Going Beyond Paved Trails

Increasing Disability Access to Outdoor Recreational Opportunities

by Rowan Brady

A defining characteristic of northern Michigan is the natural landscape. From the Lake Michigan beaches to the dense forests, the outdoors and recreational opportunities are not few or far between. Outdoor recreation has countless health and social benefits. Spending time in the outdoors has been proven to lower the risk of chronic illness, reduce obesity, increase immune systems and increase life expectancy. Additionally, outdoor recreation opportunities strengthen the community by promoting land stewardship and build social connections across racial, socioeconomic and age groups. But not everyone has equal access to recreation opportunities. Planning and designing outdoor recreation facilities in coordination with disabled individuals and advocacy groups increases accessibility and removes participation barriers by encouraging design that suits the needs of all user groups. Syren Nagakyrie, founder of Disabled Hikers a community group based in Washington State, outlines several strategies to improve disability access to the outdoors:


Signage

Adding information about elevation gain, trail material and a geographic map at access points along the facility allows for people to make their own decisions about the recreational facility. Publishing this information along the trail, online and in guidebooks allows for people to assess the accessibility of the trails as it relates to their personal needs.


Reducing Barriers at Seat Height

Rock walls and other barriers along visual overlooks obscure the view and perspective of those in wheelchairs. Redesigning barriers so those at seat height can see improves visual access to those in wheelchairs.


Trail Entrances

Many trailheads have posts to prevent vehicular traffic, but these can often present challenges for people with wheelchairs and walkers. Ensuring that trail entrances are wide enough for wheelchairs and walkers removes a substantial accessibility barrier at many trailheads.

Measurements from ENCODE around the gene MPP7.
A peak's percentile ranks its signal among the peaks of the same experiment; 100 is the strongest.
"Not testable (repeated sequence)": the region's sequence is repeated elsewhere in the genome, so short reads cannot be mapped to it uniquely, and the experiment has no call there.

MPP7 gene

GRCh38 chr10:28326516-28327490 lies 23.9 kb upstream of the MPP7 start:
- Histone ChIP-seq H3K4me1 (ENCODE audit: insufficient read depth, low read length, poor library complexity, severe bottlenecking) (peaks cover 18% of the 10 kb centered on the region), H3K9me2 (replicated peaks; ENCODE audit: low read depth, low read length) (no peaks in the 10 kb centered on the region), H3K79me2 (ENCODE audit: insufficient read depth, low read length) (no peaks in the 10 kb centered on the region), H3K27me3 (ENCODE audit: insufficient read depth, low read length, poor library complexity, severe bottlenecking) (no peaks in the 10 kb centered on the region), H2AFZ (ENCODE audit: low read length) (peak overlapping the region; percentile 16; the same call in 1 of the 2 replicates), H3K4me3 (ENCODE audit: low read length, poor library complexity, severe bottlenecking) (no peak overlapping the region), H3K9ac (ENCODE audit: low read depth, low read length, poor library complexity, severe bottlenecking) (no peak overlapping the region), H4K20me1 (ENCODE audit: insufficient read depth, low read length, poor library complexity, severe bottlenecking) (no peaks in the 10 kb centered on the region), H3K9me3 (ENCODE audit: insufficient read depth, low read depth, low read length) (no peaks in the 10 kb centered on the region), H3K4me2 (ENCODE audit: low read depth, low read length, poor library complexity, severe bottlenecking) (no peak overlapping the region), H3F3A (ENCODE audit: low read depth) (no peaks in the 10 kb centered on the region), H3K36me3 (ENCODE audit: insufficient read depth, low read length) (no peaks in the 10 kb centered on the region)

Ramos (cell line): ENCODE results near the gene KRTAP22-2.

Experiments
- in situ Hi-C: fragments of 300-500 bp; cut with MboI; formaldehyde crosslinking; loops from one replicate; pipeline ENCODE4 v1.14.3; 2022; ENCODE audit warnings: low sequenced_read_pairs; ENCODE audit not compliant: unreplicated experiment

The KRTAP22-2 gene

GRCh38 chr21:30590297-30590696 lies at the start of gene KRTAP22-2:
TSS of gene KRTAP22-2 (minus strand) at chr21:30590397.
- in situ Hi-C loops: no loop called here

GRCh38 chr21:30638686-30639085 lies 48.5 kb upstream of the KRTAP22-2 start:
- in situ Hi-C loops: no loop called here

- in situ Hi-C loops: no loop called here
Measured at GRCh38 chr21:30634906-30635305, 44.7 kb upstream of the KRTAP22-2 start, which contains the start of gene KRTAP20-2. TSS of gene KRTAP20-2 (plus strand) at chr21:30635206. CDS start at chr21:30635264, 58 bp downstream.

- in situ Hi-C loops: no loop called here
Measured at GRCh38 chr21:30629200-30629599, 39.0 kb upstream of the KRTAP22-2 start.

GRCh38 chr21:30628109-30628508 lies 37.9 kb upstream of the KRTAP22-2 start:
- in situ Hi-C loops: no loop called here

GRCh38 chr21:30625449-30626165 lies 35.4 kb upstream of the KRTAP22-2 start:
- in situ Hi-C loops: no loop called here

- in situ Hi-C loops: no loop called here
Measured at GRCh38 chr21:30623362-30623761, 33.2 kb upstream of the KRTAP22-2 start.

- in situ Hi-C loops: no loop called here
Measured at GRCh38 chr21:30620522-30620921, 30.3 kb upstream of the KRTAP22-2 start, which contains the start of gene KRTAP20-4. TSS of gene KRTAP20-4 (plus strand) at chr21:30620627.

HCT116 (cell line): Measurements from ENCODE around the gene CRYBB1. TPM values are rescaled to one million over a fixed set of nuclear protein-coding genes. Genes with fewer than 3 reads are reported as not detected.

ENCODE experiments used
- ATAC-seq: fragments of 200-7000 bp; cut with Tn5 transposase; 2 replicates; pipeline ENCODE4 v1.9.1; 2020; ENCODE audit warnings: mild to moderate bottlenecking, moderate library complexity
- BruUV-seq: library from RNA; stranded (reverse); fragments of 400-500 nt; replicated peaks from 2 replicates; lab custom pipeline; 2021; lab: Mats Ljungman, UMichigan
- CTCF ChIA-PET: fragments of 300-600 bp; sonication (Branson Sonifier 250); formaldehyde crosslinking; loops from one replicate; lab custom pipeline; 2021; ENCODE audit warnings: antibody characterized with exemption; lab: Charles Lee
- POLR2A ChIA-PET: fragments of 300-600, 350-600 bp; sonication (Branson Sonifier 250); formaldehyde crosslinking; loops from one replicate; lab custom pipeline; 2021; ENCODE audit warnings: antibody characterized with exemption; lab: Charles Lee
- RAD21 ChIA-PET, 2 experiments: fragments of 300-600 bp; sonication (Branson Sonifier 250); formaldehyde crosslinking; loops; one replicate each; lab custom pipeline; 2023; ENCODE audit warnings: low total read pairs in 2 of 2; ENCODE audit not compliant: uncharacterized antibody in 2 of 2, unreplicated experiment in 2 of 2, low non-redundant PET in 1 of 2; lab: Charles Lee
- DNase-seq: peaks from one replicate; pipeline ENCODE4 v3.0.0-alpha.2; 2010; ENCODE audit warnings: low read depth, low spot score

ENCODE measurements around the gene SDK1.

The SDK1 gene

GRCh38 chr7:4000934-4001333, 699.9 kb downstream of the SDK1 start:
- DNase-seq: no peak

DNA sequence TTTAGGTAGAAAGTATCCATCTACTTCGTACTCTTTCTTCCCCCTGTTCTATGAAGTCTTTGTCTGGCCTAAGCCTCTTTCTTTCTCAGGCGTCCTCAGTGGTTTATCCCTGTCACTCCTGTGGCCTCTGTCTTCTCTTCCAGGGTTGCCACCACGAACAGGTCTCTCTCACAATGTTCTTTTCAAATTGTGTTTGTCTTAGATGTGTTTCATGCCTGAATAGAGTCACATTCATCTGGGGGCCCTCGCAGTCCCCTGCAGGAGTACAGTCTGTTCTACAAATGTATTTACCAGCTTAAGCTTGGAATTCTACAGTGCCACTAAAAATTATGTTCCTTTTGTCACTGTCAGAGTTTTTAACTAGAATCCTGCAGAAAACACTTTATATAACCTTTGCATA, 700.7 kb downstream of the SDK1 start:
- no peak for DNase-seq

Seating

While many recreational facilities have seating along trails or in parks, adding additional seating and marking the seating on a map provides valuable information about the facility. If users know that there are dedicated rest areas this allows them to segment longer activities.


Audio Panels

Audio panels should be placed at signage locations and points of interest to aid the visually impaired. This allows users to access information that is often written on plaques or signage. Small and effective design interventions like the ones outlined above significantly improve accessibility to the outdoors for disabled individuals. But it is critical to think about these design interventions at the beginning stages of recreational facility development.

Traverse Area Recreation and Transportation Trails and the University of Michigan are currently partnering on a project to explore a potential connection between the Leelanau Trail and the Sleeping Bear Heritage Trail. A main component of this project is gathering public feedback on a proposed connection. Because the project is in an early stage it is critical that we gather information from a wide range of stakeholders on the proposed connections. This current project will inform specific trail design in the future and the feedback gathered during this project will influence additional work later. If you would like to provide written feedback on the project, please reach out to Rowan Brady at rowanb@umich.edu.

Learn More | Disability Network's Access For Everyone

Disability Network's Access for Everyone is a campaign led by local individuals to ensure EVERYONE has the ability to actively work, play, and live in our community. This grassroots movement advocates for universal accessibility and provides solutions to break down the barriers that prevent people with disabilities from participating in our community. Click here to learn more!

 

 

Disability Network Northern Michigan

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Traverse City, MI   49686

Phone: (231) 922-0903